Sunday, November 19, 2006


I was reading the Australian Magazine, the colour supplement to the Weekend Australian. They had an article on survivalists.

Not the Montana Militia kind with Aryan mindsets we know and love from movies and literature. But rather the genuinely concerned normal Australians who are looking at a world running out of resources and taking steps to be able to adjust their way of life if society as we know it takes a massive hit. For example a sharp increase in Oil leading to economic depression across the globe because the supply of oil has peaked (aka the peak oil theory).

Sensible things like having a water tank installed, energy efficient transport (like a rugged bike or motorbike), learning to grow vegies, actually growing vegies, putting in fruit trees, choosing jobs that are likely to continue even in a depression such as teaching. Even to the extent of learning esoteric survival skills like plant identification and rope making should the need arise.

The people interviewed did not seem like crack pots. They were not concerned with purity this or aliens that. They instead see a world that's heading at speed for a brick wall and they're opening the car door in anticipation of a shoulder roll into the gutter.

I'm reading this just having finished the awesome novel Underground, about an Australia in 2011 that is under the emergency dictatorship of the successor to John Howard. Sure it's fiction. But it's fiction a little close to the bone. Here's a review from the Age.

In fact here's the site for the book - here.

I am not a Chicken Little. I tend to wait for facts to roll in, or at the least pretty rock solid theories, before I get worried. But I remember on the night of September 11 (was it 12 for us?) thinking how much the world was going to change for the worse.

It's getting worse. I can feel it. Environmentally and resource wise things are not looking good. And while I am a public servant, and my employment in theory is sound, cost cuttings happen and I could find myself unemployed and unable to cope in a collapsing world pretty quick smart.


I think I might have to think about learning how to grow vegies. I sometimes joke about how I'd be meat on the hoof for badland mutants if the world went to shit. But could that actually happen? Maybe not so much the mutants, but when you think about it that adage that society is only three meals from collapse does spring to mind...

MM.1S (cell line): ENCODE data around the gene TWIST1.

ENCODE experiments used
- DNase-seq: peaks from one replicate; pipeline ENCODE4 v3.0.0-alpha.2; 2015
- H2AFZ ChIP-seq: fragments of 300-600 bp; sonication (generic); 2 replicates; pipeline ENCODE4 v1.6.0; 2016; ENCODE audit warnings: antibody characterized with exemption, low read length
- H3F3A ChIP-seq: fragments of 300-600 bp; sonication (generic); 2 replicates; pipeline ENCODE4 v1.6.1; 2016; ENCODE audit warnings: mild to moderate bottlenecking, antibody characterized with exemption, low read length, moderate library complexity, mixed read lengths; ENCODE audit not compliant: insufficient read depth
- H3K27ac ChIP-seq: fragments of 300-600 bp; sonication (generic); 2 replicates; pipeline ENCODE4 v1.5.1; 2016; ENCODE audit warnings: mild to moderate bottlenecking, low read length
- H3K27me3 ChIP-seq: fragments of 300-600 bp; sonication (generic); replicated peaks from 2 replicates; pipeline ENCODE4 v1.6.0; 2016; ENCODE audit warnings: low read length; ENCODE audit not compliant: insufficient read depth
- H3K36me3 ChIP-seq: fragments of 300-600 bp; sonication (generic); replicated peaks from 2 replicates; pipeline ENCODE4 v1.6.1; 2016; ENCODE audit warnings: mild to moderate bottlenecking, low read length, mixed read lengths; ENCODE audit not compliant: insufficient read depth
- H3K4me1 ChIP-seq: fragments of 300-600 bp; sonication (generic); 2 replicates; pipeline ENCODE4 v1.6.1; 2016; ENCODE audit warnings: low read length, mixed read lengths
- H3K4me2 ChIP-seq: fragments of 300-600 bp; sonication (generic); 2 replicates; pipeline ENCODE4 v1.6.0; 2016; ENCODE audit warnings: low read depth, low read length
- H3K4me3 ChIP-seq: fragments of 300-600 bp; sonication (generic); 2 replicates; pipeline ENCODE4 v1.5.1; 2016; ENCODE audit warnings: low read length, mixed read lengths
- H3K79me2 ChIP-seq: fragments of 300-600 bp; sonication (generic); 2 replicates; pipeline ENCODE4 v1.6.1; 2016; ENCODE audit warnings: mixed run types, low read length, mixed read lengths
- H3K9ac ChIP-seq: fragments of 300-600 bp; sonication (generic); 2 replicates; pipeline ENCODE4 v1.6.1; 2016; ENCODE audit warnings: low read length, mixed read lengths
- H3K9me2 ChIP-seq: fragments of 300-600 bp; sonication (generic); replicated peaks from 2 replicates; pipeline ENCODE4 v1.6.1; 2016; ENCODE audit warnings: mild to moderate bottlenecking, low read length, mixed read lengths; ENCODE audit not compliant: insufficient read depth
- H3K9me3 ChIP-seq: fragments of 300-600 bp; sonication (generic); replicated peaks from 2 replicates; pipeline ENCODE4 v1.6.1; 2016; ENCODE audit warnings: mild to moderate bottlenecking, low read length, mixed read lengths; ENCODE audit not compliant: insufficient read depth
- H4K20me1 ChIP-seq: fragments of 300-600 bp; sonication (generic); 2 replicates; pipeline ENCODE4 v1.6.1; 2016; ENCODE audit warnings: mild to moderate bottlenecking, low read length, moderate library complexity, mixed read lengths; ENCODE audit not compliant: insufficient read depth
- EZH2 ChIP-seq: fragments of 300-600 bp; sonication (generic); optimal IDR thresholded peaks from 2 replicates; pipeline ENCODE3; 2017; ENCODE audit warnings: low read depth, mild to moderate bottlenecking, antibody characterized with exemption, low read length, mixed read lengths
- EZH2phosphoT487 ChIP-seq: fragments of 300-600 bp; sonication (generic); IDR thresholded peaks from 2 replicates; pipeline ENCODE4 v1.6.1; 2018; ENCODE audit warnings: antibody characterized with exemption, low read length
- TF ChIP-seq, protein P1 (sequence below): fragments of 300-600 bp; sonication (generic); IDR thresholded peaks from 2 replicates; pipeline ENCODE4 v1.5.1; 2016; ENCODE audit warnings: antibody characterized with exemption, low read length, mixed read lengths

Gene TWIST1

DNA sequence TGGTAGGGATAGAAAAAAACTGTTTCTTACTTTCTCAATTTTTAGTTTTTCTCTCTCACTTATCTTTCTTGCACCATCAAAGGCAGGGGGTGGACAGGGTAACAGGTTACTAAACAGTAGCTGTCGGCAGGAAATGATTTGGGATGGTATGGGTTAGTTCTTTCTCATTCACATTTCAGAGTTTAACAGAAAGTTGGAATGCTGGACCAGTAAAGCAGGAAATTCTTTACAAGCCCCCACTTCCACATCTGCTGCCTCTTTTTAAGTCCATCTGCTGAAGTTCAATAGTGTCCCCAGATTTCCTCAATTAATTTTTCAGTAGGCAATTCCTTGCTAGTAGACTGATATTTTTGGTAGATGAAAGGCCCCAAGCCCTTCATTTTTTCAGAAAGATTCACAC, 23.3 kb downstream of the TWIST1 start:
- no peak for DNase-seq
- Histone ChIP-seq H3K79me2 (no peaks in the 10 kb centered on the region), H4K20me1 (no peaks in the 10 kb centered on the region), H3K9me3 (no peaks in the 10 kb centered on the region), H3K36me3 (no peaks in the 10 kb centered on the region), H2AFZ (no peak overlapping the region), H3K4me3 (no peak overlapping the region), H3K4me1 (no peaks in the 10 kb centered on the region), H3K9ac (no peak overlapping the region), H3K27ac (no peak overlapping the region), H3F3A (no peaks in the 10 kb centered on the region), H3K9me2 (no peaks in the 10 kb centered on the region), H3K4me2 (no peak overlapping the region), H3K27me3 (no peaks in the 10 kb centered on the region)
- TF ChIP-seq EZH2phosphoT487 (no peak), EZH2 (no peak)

1. Anonymous10:33 PM

    Wish I'd bought the Australian this weekend then....
    Coz that's exactly what I'd like to learn more about - sensible precautions.

  2. I'd be screwed without access to running water. The block of units we're living in were hurriedly finished to avoid a deadline that stated all such new developments must have rainwater tanks installed under the building.

    Doing somewhat ok on growing veges, only my reluctance to put fungicide and god knows what on them has led to less produce than might otherwise have been expected.

    But fungicides probably won't be available during the apocolypse or whatever anyway, so it's good practice!

  3. I'll get a rainwater tank when the rebates come in, and will probably do illegal greywater (they're hard to do legally) eventually.

    Currently building a greenhouse, organising the most efficient placements for vegetables and fruit trees, will rebuild the chook shed at some point (can't decide on whether to go with bantams or not.)

    Trying to get fit enough to ride to work, a nice hybrid bike is on the cards for xmas, so that should help, got water/energy usage down to a miniscule level, next car is already planned to be a diesel with a SVO mod...

    For me, it's just an economic independence and smaller eco-footprint thing. Why buy it when you can grow it? Riding a bike is free, there's no rego, no petrol, no pollution, you get fit, it's just logical.

    The whole survivalist aspect is a side bonus (the only thing you need then is a shotty to keep the starving proles off your apple tree), but it should only be a concern for those who leave themselves vulnerable.

    ReNew magazine (from ATA) is a great resource for this stuff.

  4. Yeah they mentioned the need for protection RE collapse. ie if you've taken precautions - Ant style - and thieving grasshopers turn up what should you do? One of the main ideas was countryside isolation.


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